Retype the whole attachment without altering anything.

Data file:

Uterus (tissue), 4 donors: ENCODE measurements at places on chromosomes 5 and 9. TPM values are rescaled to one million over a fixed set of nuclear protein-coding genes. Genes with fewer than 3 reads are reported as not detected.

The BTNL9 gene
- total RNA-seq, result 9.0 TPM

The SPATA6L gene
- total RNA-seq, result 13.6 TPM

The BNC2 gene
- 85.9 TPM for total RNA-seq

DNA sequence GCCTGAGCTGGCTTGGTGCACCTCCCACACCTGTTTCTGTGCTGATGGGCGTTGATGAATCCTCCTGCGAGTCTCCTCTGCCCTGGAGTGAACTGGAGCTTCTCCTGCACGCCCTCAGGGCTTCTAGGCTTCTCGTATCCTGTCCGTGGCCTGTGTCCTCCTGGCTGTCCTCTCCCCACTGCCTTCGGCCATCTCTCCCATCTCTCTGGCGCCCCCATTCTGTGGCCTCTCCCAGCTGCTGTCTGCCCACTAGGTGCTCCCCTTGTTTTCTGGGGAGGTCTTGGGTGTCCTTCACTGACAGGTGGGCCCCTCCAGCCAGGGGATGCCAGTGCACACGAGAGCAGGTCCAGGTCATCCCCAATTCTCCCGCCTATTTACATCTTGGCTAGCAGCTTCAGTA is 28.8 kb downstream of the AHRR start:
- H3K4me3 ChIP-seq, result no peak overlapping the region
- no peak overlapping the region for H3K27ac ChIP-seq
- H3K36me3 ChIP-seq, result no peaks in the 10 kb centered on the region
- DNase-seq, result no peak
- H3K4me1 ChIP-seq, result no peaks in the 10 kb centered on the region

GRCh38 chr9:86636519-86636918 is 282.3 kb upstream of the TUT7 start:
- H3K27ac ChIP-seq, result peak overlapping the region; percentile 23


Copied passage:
Uterus (tissue), 4 donors: ENCODE measurements at places on chromosomes 5 and 9. TPM values are rescaled to one million over a fixed set of nuclear protein-coding genes. Genes with fewer than 3 reads are reported as not detected.

The BTNL9 gene
- total RNA-seq, result 9.0 TPM

The SPATA6L gene
- total RNA-seq, result 13.6 TPM

The BNC2 gene
- 85.9 TPM for total RNA-seq

DNA sequence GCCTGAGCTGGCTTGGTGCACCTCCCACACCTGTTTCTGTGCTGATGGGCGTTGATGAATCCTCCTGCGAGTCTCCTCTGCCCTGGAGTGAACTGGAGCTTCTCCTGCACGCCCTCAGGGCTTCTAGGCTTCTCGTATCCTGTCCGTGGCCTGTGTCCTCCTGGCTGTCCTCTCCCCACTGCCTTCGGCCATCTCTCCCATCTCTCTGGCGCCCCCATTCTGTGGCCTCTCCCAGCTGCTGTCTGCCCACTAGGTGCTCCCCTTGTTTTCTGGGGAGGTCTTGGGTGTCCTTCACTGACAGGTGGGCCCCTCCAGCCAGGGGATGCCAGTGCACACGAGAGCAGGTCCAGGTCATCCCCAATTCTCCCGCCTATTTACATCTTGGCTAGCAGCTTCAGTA is 28.8 kb downstream of the AHRR start:
- H3K4me3 ChIP-seq, result no peak overlapping the region
- no peak overlapping the region for H3K27ac ChIP-seq
- H3K36me3 ChIP-seq, result no peaks in the 10 kb centered on the region
- DNase-seq, result no peak
- H3K4me1 ChIP-seq, result no peaks in the 10 kb centered on the region

GRCh38 chr9:86636519-86636918 is 282.3 kb upstream of the TUT7 start:
- H3K27ac ChIP-seq, result peak overlapping the region; percentile 23